The last open letter was penned by former BoE Governor Mervyn King back in January 2012 when the inflation rate hit 3.6 percent - well above the 2-percent target. It marked the last in a spate of open letters from King to Osborne.
Chris Williamson, chief economist at Markit, said that Carney's letter "will no doubt also indicate that inflation could fall further in coming months as lower oil prices continue to feed through to the consumer alongside intense competition among supermarkets."
The CPI tracks the prices of a typical "shopping basket" of everyday goods in an effort to represent consumer spending patterns.
The decline in global oil prices -- which have fallen more than 60 percent since June 2014 -- and a price war between U.K. supermarkets have contributed to the decline in prices.
With no sign that oil has hit a bottom -- the price of benchmark Brent crude is hovering around $46 -- next month's inflation data could be even worse, one analyst warned.
"This is the number for the month of December when oil was not at a level where we are today. So, for the next month it could be even worse," Naeem Aslam, chief market analyst at Ava Trade, said in a note Tuesday.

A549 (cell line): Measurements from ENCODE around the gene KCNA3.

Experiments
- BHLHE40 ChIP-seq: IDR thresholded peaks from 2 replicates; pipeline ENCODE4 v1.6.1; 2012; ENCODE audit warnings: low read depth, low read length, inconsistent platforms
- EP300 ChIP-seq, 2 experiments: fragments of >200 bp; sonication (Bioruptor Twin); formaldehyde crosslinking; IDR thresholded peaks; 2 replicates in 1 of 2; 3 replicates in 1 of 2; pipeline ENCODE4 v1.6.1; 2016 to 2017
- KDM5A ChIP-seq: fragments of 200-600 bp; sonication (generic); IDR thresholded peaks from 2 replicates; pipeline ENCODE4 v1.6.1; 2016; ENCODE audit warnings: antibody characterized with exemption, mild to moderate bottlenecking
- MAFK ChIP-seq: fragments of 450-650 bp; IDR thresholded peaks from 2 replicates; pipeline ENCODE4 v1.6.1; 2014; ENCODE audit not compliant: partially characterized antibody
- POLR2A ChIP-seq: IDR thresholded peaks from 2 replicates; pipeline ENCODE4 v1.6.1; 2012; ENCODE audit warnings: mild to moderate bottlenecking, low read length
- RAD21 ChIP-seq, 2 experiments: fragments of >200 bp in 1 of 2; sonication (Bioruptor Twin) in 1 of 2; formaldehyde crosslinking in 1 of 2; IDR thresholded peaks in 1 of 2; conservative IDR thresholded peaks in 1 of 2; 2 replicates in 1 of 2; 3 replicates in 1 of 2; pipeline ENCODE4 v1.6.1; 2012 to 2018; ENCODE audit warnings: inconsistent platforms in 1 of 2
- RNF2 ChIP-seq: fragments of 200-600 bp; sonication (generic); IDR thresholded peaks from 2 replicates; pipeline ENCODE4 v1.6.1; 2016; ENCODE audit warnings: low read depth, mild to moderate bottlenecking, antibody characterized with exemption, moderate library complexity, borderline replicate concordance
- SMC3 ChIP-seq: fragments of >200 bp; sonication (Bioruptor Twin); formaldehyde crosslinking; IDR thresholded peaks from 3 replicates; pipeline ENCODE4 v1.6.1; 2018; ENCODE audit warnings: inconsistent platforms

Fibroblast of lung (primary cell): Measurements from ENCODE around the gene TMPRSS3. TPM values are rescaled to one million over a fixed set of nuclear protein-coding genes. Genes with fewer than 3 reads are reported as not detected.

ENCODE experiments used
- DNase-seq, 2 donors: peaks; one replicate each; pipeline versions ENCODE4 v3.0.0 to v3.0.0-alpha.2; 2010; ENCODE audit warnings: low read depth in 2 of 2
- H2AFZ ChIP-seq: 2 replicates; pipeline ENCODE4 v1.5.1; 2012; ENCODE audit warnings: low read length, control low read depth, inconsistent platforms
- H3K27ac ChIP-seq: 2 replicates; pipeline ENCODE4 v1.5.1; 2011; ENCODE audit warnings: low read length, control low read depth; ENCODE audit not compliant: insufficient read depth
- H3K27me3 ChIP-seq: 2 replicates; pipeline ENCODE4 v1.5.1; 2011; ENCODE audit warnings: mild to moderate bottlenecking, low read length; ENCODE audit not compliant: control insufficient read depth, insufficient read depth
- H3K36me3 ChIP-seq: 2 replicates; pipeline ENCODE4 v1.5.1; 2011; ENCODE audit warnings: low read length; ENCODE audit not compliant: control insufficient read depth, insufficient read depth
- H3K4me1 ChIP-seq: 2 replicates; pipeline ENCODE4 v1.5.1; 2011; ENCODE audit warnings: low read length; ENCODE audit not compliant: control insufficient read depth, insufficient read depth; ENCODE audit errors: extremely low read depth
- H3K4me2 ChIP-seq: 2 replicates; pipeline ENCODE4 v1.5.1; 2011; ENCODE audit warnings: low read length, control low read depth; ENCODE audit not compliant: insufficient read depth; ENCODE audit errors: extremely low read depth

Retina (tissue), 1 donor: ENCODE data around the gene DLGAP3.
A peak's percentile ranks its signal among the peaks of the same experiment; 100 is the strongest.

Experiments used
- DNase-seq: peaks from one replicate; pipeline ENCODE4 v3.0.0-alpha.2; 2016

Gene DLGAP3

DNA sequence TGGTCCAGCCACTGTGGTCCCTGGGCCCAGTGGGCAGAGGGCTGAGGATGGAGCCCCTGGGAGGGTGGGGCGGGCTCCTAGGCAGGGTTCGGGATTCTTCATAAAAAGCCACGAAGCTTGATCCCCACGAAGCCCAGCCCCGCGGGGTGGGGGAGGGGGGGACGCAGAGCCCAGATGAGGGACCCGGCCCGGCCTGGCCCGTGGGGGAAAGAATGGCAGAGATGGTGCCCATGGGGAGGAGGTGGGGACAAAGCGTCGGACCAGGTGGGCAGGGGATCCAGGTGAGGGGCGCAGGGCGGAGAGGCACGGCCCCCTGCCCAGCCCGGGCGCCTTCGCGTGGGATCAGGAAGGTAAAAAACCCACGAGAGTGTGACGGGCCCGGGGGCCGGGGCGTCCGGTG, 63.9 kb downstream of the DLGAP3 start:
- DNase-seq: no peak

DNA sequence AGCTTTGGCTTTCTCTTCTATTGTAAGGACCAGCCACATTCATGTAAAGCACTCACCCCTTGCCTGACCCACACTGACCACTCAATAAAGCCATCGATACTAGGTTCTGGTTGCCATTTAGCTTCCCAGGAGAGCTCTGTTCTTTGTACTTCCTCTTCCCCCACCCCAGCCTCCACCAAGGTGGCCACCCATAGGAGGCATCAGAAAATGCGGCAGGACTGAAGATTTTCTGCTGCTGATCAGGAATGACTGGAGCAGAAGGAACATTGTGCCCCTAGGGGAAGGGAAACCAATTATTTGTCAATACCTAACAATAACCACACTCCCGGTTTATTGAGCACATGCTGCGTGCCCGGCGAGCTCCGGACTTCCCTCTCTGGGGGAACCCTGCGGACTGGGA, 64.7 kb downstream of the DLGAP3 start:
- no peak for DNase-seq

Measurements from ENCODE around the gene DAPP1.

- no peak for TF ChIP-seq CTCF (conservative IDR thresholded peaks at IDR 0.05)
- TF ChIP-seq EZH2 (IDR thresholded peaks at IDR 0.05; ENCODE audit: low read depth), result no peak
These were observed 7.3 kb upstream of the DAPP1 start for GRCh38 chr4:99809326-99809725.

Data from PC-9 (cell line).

However, Aslam and other analysts noted that, from a consumer perspective, the inflation data was good news, as the average shopper's purchasing power will increase.
"Conventional wisdom is that deflation is a bad thing which leads to a negative economic spiral as households stop making purchases in anticipation of future price falls," Scott Corfe, head of U.K. Macroeconomics at the Centre for Economics and business Research (Cebr), said in a note Tuesday.
"But this hardly applies when the main driver of deflation, as would be the case in the U.K., is falling essentials prices; households won't stop purchasing food because prices might be lower in a month's time."
He added that, as such, "good deflation" frees up household spending power and boosts demand for discretionary goods and services.
The data has added to speculation that the BoE will hold off raising interest rates into the latter half of 2015 at the earliest.
Howard Archer, chief U.K. and European economist at IHS Global Insight, said "there is clearly a very real possibility that the Bank of England will delay acting until early 2016."